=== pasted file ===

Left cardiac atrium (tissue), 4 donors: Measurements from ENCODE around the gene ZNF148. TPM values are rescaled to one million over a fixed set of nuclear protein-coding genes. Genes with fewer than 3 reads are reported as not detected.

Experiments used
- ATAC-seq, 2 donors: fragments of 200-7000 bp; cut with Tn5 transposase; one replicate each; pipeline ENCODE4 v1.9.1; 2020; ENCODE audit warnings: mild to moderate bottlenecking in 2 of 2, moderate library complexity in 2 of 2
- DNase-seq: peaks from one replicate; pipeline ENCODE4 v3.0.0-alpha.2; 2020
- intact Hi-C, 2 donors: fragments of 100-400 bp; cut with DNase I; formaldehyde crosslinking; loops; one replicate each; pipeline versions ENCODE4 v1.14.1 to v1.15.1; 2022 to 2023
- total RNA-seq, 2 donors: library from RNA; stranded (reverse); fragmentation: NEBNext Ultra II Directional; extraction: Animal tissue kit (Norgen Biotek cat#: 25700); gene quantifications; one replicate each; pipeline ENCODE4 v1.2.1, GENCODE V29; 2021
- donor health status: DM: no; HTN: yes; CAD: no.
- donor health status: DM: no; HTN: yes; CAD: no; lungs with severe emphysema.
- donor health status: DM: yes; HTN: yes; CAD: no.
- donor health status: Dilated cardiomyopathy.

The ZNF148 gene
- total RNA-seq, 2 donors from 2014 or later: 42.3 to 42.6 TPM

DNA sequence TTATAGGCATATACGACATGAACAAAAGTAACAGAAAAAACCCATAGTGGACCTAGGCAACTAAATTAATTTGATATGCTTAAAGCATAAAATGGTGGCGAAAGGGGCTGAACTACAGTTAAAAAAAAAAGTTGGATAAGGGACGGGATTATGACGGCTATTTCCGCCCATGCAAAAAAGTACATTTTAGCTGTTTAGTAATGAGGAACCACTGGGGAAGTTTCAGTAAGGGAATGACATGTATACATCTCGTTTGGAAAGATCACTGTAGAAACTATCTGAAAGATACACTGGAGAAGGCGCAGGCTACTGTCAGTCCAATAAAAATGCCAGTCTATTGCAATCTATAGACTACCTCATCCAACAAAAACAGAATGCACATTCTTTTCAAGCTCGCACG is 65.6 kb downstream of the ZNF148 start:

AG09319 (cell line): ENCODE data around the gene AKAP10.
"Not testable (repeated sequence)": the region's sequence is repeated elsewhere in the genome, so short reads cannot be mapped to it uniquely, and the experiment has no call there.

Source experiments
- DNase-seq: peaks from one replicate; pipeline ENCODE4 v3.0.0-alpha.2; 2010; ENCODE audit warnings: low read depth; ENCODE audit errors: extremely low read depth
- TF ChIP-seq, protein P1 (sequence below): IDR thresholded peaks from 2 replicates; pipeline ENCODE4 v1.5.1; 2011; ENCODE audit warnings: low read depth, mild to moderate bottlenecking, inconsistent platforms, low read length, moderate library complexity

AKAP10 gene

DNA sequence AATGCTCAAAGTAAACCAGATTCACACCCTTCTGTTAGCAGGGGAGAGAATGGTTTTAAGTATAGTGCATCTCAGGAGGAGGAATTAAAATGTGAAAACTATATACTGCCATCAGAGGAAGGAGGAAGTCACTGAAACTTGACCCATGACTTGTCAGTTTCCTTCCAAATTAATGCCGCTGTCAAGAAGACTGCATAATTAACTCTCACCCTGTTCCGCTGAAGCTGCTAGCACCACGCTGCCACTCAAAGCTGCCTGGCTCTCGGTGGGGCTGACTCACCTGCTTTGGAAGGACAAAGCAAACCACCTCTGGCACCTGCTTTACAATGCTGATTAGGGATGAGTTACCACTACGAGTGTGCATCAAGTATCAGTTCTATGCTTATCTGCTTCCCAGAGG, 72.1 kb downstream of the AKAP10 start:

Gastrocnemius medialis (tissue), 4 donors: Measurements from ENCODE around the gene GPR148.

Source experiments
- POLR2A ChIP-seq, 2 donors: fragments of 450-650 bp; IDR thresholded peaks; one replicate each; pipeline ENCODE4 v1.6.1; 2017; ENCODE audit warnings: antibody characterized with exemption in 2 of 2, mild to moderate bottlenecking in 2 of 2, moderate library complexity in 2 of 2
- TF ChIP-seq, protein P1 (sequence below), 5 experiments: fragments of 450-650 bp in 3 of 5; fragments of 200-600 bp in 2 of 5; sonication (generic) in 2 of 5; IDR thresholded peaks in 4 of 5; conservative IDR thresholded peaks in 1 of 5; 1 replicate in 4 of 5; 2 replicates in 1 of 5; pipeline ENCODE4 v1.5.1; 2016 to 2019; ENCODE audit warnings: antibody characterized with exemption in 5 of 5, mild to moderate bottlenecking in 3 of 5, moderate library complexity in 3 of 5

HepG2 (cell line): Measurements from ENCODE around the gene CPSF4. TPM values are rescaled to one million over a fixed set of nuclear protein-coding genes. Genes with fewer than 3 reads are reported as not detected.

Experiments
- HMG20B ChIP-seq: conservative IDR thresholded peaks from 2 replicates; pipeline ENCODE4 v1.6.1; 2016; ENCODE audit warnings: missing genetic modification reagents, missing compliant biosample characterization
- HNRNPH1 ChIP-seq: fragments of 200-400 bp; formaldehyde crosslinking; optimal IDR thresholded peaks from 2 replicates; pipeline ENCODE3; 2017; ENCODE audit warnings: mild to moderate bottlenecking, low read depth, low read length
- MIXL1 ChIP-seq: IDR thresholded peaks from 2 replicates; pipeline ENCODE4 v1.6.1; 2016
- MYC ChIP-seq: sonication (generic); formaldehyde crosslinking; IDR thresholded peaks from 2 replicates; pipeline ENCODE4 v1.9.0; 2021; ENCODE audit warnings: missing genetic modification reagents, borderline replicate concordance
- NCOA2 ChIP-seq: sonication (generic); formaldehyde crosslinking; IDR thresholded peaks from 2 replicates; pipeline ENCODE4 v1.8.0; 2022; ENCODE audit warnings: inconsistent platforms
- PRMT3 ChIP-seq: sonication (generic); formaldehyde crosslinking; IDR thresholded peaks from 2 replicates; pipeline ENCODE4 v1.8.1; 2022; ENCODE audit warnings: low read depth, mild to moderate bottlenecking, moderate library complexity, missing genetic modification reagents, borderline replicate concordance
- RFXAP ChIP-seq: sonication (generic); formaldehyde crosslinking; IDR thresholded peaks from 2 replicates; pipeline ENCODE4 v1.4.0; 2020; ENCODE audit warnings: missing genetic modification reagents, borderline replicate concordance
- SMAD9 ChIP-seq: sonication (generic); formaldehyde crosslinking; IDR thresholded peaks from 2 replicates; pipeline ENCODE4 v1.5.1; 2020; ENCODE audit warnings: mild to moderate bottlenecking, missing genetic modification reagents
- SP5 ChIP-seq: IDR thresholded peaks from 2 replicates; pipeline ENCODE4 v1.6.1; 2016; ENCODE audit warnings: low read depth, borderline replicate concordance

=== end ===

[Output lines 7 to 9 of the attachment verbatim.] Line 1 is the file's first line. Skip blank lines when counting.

- donor health status: DM: no; HTN: yes; CAD: no.
- donor health status: DM: no; HTN: yes; CAD: no; lungs with severe emphysema.
- donor health status: DM: yes; HTN: yes; CAD: no.